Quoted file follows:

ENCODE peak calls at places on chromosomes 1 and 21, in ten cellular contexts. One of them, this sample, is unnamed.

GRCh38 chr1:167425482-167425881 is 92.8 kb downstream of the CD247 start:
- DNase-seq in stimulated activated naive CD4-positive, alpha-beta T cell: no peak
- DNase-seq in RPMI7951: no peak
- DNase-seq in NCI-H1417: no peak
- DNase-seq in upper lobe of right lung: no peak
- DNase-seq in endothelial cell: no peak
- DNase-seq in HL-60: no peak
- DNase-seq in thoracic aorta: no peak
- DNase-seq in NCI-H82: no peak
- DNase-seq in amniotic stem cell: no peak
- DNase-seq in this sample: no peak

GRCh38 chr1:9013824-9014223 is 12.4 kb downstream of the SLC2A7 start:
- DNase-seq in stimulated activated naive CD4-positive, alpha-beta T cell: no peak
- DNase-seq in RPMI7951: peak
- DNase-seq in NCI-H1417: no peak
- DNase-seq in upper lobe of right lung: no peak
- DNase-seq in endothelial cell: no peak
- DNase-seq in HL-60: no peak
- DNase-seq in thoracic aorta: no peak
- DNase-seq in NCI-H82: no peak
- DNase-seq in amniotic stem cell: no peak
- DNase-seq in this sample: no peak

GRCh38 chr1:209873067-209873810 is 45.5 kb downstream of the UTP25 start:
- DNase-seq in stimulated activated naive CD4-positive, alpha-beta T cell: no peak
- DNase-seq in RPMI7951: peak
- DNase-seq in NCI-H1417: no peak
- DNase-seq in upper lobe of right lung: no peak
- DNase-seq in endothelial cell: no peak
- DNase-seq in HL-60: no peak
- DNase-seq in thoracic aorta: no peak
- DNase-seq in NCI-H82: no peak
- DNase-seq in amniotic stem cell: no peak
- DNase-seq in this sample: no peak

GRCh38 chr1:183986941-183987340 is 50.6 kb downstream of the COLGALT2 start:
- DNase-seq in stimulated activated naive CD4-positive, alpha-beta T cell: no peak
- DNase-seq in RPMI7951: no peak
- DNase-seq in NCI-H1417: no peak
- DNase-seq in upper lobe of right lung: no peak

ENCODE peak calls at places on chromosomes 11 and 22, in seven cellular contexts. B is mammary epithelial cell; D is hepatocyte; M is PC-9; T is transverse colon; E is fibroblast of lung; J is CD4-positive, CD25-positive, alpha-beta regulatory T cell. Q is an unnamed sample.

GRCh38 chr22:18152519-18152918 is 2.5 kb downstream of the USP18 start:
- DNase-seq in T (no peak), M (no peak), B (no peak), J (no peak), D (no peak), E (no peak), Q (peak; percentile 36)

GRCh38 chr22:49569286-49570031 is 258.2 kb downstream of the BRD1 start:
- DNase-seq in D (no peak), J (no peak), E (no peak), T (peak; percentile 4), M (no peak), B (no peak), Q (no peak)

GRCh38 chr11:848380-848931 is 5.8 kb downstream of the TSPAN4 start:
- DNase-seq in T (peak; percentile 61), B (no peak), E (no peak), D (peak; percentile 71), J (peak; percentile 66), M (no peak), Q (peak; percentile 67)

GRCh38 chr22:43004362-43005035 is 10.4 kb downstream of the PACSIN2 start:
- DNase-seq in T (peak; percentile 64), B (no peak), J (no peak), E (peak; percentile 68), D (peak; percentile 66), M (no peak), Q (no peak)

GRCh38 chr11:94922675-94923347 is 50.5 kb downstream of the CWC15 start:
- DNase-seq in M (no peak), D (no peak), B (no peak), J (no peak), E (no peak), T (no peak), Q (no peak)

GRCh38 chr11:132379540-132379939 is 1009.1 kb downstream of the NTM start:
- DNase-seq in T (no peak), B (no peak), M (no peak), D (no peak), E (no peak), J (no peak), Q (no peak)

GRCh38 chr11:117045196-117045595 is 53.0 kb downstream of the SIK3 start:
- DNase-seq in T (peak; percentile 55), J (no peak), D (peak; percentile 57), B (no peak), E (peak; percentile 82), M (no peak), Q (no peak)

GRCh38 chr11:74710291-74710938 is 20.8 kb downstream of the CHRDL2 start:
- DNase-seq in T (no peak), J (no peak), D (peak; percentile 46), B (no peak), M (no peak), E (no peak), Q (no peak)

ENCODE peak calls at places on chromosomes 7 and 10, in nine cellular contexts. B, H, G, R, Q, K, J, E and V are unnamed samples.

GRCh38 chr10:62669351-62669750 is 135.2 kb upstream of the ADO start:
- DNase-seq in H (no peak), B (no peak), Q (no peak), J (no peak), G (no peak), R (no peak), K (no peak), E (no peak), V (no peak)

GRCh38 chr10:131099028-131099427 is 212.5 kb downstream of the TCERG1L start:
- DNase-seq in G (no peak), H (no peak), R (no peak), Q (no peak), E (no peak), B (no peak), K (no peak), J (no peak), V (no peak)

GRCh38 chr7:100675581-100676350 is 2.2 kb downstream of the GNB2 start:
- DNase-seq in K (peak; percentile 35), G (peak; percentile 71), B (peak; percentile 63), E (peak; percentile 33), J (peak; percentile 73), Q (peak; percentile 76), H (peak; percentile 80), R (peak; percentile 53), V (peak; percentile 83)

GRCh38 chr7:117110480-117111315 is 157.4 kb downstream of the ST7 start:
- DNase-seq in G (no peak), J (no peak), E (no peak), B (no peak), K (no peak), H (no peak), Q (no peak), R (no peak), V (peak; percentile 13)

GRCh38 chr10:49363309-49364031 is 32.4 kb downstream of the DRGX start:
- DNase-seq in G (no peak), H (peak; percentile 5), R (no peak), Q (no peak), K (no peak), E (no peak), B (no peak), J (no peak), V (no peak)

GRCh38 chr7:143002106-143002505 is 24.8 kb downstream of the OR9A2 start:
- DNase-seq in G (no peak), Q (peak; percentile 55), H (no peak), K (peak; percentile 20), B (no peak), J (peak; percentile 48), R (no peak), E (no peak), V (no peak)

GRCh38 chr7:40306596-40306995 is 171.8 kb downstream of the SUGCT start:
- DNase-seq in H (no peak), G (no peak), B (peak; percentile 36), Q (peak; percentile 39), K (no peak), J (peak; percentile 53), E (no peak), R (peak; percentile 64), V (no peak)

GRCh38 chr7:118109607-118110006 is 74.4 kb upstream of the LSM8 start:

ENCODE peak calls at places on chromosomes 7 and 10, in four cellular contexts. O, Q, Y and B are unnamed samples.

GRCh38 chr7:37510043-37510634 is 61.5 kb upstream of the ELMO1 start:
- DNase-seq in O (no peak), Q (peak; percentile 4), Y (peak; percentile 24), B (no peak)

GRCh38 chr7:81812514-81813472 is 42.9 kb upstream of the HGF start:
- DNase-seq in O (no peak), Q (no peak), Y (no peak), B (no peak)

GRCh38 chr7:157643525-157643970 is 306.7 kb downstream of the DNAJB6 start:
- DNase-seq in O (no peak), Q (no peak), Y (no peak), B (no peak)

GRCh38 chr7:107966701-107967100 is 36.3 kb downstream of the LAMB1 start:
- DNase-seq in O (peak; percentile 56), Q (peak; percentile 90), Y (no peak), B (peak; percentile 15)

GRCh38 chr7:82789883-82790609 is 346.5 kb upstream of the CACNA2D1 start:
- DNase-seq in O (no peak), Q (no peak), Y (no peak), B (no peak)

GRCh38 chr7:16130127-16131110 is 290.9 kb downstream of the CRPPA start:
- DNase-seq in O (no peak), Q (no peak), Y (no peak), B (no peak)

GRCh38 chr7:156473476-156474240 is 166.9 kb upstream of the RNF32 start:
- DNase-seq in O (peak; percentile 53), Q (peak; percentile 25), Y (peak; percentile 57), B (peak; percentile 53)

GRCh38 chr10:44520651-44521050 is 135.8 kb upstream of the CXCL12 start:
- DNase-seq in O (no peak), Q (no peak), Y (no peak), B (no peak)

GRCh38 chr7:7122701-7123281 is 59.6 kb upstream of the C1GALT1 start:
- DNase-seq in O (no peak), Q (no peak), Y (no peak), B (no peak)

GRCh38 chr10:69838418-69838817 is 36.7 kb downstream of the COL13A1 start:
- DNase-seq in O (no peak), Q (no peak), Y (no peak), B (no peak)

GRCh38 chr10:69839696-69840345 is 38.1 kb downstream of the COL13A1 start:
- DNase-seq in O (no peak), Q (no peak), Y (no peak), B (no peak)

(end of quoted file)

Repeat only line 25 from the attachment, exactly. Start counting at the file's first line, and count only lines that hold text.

- DNase-seq in stimulated activated naive CD4-positive, alpha-beta T cell: no peak